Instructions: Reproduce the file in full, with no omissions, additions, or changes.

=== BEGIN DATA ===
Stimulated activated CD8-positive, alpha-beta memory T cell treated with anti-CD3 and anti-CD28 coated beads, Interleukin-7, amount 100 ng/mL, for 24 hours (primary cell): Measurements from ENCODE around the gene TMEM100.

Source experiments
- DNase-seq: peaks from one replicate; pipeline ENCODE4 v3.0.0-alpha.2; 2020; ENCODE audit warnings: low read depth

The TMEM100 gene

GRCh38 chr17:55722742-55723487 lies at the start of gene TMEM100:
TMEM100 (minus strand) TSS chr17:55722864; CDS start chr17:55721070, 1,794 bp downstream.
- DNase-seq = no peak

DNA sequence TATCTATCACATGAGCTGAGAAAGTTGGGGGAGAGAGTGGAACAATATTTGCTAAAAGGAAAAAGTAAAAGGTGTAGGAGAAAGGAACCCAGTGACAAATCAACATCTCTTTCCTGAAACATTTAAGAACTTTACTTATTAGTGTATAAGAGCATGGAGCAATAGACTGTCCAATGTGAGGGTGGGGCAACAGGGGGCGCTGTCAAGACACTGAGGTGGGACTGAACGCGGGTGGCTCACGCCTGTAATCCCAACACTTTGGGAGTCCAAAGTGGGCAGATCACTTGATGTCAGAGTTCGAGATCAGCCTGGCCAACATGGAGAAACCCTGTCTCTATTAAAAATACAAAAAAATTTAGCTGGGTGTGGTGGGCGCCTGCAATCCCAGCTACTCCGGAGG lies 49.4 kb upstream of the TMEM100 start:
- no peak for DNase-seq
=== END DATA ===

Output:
Stimulated activated CD8-positive, alpha-beta memory T cell treated with anti-CD3 and anti-CD28 coated beads, Interleukin-7, amount 100 ng/mL, for 24 hours (primary cell): Measurements from ENCODE around the gene TMEM100.

Source experiments
- DNase-seq: peaks from one replicate; pipeline ENCODE4 v3.0.0-alpha.2; 2020; ENCODE audit warnings: low read depth

The TMEM100 gene

GRCh38 chr17:55722742-55723487 lies at the start of gene TMEM100:
TMEM100 (minus strand) TSS chr17:55722864; CDS start chr17:55721070, 1,794 bp downstream.
- DNase-seq = no peak

DNA sequence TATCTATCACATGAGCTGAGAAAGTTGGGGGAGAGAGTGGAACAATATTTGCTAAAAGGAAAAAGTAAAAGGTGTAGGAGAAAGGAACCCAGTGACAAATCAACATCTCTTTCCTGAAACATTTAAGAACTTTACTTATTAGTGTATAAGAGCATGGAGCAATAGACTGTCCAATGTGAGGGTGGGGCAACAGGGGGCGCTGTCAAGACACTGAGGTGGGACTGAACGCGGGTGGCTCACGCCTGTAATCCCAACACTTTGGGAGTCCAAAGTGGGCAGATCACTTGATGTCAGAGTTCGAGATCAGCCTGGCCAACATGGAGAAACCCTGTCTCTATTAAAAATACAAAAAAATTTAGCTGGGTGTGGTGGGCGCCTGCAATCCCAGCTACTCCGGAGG lies 49.4 kb upstream of the TMEM100 start:
- no peak for DNase-seq